"In times of change, learners inherit the earth, while the learned find themselves beautifully equipped to deal with a world that no longer exists" ~Roland Barth

                            "Doubt is not a pleasant mental state, but certainty is a ridiculous one."~Voltaire

                            Comment


                            • #74
                              Eric-
                              Good question.
                              I think ROM, ULNTs, and any neuro examination (reflexes, strength, sensation) are really the important aspects of the examination.
                              However, as Diane points out, I need to continue to document the pre/post changes in these other findings to illustrate the concepts since that is a universal language among PTs and manual therapists.

                              Luke-
                              Though she had a "closing" dysfunction, she did choose to L rotate several times, but only after she had extended multiple times (without pain of course). Interesting in the context of our mechanistic manual therapy education, right?

                              J
                              Jason Silvernail DPT, DSc, FAAOMPT
                              Board-Certified in Orthopedic Physical Therapy
                              Fellowship-Trained in Orthopedic Manual Therapy

                              Certified Strength and Conditioning Specialist


                              The views expressed in this entry are those of the author alone and do not reflect the official policy or position of the Department of the Army, Department of Defense, or the US Government.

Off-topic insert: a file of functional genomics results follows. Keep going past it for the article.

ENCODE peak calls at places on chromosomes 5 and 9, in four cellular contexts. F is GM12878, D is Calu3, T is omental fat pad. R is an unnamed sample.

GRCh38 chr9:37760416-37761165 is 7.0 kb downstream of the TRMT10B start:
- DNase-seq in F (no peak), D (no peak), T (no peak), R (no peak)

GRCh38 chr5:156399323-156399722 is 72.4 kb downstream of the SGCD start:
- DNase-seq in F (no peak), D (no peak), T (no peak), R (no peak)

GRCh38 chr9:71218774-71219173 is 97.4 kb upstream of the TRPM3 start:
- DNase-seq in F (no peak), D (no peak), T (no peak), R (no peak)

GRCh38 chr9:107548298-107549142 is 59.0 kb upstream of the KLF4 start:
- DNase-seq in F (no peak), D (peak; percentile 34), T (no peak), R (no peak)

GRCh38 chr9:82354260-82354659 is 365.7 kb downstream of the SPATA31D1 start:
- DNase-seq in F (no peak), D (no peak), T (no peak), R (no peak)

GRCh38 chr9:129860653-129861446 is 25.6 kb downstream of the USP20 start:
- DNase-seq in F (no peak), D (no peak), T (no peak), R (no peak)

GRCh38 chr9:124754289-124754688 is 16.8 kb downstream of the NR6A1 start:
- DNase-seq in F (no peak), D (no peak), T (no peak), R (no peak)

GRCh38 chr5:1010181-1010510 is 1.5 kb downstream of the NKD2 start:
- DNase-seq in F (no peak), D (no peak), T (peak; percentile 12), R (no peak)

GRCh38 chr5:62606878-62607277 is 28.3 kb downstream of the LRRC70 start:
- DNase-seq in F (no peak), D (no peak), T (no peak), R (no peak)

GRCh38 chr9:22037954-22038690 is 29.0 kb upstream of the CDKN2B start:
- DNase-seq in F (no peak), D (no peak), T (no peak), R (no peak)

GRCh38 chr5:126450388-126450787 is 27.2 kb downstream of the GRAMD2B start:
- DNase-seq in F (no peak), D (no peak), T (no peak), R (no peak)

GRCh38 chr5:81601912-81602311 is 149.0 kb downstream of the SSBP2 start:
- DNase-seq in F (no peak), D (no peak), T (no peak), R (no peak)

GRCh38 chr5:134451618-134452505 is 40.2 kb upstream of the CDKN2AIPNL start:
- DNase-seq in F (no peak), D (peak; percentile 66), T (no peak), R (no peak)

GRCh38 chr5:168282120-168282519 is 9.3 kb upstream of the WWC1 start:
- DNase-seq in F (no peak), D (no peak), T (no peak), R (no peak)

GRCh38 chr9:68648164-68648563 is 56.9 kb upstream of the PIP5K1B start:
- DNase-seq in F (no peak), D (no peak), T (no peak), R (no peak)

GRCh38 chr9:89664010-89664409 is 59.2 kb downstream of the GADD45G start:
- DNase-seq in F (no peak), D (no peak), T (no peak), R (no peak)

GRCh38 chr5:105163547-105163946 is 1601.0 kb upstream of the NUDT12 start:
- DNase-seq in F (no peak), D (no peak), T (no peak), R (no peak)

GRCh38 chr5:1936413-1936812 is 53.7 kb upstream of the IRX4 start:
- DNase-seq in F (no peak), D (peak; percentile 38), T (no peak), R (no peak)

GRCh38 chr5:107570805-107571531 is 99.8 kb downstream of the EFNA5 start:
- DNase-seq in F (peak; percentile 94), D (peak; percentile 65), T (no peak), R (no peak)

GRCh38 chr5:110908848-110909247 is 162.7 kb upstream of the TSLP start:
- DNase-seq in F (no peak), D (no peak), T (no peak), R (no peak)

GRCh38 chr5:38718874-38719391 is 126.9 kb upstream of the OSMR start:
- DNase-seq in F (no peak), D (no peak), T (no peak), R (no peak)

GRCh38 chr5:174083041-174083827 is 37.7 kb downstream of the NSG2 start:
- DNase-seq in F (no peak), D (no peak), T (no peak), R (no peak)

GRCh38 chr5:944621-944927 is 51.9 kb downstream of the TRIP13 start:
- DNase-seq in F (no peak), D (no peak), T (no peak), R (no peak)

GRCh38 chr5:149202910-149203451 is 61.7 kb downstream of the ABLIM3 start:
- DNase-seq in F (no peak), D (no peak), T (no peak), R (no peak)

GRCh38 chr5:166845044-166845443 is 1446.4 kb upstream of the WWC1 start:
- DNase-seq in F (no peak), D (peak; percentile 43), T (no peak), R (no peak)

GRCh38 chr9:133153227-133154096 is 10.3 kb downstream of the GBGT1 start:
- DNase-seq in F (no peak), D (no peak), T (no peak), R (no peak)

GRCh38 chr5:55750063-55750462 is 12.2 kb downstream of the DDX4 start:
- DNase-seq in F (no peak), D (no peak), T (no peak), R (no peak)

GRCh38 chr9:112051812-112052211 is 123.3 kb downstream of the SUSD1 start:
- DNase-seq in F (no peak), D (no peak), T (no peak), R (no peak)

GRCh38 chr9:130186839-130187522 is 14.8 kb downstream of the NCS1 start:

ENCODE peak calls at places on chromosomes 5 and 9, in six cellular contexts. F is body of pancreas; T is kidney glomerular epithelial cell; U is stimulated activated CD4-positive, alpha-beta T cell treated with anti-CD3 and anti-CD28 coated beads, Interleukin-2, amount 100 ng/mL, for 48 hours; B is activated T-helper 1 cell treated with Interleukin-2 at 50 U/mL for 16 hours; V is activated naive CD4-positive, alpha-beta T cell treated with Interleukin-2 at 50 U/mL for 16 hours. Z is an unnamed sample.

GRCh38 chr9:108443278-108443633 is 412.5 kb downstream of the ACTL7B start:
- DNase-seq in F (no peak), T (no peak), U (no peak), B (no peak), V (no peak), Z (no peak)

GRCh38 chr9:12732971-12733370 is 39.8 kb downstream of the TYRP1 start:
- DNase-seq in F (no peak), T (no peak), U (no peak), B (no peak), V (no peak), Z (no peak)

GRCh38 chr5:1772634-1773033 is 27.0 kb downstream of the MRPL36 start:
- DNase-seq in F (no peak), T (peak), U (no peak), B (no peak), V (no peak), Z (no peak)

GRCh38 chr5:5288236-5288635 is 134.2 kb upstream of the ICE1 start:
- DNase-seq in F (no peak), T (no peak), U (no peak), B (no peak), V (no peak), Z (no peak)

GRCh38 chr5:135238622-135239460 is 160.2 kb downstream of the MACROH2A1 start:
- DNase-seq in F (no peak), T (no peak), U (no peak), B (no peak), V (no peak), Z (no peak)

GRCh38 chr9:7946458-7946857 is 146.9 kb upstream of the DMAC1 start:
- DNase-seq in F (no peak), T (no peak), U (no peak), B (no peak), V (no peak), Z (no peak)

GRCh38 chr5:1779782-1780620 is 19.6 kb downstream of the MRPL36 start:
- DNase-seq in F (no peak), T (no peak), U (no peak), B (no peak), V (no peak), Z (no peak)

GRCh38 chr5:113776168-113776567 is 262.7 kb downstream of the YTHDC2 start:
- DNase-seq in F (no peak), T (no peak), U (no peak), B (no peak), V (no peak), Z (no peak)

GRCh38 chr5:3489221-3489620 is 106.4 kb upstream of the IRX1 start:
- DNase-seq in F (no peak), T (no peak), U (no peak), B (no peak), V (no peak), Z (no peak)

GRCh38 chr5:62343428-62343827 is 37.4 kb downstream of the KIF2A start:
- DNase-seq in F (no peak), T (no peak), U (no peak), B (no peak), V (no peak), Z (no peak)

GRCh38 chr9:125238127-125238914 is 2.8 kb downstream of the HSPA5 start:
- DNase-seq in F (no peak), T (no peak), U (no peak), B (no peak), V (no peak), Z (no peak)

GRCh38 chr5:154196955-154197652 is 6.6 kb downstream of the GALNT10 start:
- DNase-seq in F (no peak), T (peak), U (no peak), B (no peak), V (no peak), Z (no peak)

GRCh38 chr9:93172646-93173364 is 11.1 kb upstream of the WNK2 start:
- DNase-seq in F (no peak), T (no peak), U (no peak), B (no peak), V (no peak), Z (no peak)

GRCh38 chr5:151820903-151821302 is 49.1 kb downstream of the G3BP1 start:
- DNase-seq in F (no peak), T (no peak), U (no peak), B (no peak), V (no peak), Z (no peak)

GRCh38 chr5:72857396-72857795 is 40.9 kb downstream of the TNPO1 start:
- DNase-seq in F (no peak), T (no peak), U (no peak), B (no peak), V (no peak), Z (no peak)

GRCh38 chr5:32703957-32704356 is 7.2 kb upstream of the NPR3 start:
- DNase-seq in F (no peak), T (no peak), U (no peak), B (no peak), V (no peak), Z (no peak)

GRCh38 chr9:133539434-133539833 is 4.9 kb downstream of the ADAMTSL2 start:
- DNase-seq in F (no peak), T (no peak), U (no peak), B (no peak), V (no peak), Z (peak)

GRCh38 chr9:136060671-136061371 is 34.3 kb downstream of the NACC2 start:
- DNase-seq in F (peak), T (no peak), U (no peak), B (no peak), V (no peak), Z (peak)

Comment


                              • #75
                                Perhaps you guys can appreciate how I feel about this recent exchange. I agree with each comment and have seen similar changes thousands of times. As Luke suggests, "centralization" ala McKenzie proved meaningless to me many years ago, as did many of the supposedly essential subjective and objective aspects of virtually every other form of manual care I'd learned in my long and passionate career in this field. Ideomotion (not Simple Contact) changed all of that.

                                Keep doing the documentation. Diane and Jason are certainly right about that.

                                I also presume that those of you who make any effort to predict or interpret the direction of the patient's ideomotion will find that this becomes useless. I also presume that Jason has discovered in this latest patient that the resting posture of the hips while supine is also extremely important to assess and assist toward appropriate change.

                                Am I right Jason?
                                Barrett L. Dorko